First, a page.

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Beijing set to see greater financial strains this year

  • Staff Reporter
  • 2013-02-15
  • 15:16 (GMT+8)
Finance minister Xie Xuren at a conference in Beijing. (Photo/Xinhua)

Finance minister Xie Xuren at a conference in Beijing. (Photo/Xinhua)

China is expected to suffer greater financial strains this year due to the declining growth in its fiscal revenue in 2012, Shanghai's First Financial Daily reports.

The Ministry of Finance's official website issued an article by minister Xie Xuren, in which Xie warned that the country should be well prepared for a financial squeeze and work to cut general spending to reduce administrative costs.

Figures showed that China's cumulative public fiscal revenues reached 11.72 trillion yuan (US$1.88 trillion) in 2012, a growth of 12.8% year-on-year, compared with growth of 24.8% in 2011.

An expert said merely relying on expanding fiscal revenues would not be enough to reduce pressure from high fiscal spending; instead, the government should effectively control spending.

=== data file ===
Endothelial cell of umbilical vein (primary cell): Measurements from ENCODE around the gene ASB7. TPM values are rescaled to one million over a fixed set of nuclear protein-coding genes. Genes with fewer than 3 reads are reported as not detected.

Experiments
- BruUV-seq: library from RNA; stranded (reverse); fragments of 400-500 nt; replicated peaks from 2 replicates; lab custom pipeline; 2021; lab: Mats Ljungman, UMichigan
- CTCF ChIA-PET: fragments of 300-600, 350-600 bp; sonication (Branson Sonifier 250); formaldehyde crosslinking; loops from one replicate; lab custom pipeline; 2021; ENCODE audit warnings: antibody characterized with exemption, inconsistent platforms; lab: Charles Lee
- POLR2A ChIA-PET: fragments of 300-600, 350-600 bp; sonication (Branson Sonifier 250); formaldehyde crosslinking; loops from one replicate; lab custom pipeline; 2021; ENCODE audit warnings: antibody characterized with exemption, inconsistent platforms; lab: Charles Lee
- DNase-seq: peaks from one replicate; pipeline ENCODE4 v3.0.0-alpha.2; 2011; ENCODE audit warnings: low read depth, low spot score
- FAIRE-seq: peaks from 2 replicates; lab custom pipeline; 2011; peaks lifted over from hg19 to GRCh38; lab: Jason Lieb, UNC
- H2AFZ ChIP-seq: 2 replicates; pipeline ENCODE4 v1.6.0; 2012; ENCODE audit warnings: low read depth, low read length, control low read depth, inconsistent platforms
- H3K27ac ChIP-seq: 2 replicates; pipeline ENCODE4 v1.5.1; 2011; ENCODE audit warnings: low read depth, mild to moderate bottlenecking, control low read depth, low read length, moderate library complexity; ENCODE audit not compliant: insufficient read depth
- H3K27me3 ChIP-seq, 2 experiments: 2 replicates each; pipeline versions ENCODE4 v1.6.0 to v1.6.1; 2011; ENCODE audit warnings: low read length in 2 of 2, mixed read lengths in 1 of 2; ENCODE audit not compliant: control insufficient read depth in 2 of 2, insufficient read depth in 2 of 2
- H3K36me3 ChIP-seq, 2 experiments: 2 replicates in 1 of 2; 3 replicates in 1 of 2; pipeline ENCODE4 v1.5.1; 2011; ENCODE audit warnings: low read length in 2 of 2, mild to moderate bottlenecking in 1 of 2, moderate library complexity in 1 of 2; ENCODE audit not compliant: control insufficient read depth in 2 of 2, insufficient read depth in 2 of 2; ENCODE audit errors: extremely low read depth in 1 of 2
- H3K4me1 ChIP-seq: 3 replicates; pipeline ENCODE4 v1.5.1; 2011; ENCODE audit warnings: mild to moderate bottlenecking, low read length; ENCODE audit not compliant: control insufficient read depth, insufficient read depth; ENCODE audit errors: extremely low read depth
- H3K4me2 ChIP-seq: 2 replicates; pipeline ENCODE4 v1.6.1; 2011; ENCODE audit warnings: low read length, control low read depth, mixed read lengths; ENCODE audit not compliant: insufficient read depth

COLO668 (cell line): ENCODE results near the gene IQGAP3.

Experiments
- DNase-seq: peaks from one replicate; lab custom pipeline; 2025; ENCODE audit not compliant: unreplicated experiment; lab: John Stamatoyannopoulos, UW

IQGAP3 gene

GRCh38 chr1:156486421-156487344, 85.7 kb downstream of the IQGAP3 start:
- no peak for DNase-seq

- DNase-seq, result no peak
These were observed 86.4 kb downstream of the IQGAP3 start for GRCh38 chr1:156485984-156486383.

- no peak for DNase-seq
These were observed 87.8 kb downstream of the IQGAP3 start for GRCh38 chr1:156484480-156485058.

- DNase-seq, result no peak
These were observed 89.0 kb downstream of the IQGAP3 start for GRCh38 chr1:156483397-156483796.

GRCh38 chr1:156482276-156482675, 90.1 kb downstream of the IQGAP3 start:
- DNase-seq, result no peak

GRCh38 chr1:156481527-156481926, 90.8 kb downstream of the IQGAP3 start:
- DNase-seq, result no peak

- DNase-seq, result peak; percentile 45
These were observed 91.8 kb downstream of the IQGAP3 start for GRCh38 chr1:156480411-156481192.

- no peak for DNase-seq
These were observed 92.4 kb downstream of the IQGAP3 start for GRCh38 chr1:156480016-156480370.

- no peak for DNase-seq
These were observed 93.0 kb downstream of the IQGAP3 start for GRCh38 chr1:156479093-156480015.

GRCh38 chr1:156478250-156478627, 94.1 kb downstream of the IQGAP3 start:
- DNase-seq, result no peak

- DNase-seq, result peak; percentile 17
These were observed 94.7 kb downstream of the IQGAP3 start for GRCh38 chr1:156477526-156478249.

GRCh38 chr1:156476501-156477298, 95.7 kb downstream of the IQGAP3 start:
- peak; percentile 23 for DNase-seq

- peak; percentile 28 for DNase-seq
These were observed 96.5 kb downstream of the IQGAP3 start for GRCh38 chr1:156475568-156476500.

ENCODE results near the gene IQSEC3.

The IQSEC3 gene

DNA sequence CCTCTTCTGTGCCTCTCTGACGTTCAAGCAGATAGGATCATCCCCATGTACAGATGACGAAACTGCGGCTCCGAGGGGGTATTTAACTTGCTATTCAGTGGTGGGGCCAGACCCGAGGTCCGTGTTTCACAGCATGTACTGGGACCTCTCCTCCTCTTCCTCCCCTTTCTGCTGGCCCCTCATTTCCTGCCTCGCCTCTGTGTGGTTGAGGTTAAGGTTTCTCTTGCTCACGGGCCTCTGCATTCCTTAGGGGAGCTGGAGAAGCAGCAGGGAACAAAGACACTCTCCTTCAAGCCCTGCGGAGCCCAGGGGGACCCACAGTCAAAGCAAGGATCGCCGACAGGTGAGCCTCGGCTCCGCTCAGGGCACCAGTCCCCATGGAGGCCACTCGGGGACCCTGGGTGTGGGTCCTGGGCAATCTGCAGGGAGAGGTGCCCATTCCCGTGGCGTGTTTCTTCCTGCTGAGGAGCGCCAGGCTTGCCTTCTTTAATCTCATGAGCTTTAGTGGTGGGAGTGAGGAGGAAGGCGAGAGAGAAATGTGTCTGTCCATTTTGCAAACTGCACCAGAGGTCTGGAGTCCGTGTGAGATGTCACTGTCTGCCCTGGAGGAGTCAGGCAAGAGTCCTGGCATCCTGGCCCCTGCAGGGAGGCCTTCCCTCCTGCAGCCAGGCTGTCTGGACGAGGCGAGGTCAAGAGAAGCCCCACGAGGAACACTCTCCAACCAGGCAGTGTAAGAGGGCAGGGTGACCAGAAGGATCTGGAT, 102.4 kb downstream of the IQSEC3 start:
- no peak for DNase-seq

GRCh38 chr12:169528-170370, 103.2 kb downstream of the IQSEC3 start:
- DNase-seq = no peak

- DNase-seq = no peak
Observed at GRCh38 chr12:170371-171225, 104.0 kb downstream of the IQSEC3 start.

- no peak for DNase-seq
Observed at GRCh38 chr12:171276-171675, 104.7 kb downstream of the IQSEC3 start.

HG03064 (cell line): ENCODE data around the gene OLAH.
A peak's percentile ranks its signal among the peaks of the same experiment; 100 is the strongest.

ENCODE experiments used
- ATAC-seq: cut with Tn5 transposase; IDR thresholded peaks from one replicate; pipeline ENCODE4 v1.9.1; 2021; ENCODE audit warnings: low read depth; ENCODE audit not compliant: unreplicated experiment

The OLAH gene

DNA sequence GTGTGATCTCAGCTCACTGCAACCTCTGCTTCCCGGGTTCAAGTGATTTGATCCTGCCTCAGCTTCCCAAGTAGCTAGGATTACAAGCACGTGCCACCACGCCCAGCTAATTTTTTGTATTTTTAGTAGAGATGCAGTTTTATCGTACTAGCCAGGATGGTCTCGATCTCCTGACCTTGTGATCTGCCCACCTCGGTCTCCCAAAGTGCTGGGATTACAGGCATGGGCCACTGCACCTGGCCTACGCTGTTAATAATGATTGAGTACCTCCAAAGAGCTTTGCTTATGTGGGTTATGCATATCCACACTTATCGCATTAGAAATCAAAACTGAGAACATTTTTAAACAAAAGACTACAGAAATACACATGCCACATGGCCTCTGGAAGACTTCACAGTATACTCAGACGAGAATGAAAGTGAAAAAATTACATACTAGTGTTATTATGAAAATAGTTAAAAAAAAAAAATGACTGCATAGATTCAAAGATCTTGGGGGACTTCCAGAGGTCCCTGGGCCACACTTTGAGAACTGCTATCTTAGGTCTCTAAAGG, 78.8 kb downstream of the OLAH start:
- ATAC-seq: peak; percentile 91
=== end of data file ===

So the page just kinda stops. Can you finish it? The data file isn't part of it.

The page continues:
Xie said a significant mismatch of government spending and revenue is expected this year. The growth in fiscal revenue will be lower due to an uncertain international economic situation, a grim domestic economic outlook, declining business profits and a structural tax-reduction policy, in combination with tax reforms.

However, the pressure from increasing spending would be great due to the need to inject more funds into various areas, particularly into the promotion of education, healthcare, social security, agricultural irrigation, economic growth, economic structure adjustments and deepening reforms.

The ministry's figures showed that national fiscal spending reached 12.57 trillion yuan (US$2.02 trillion) in 2012, a growth of 15.1%.

An expert said that the era of high revenue growth of 18%-20% has come to an end. In the future, aiming to maintain a 10% growth rate would be better.

Touching upon the plan of deepening financial reforms this year, Xie said the government would submit the budget for social insurance funds for the first time to improve the management of the budget.

In addition, Xie said, the country should continue to optimize fiscal systems at the provincial levels and lower.

Who's Who

  • Yang Chuantang (楊傳堂)

    Yang Chuantang (楊傳堂)

    Yang Chuantang is China's minister of transport. A native of Yucheng, Shandong province, he joined the CPC in 1976. Yang began his career in Shandong ...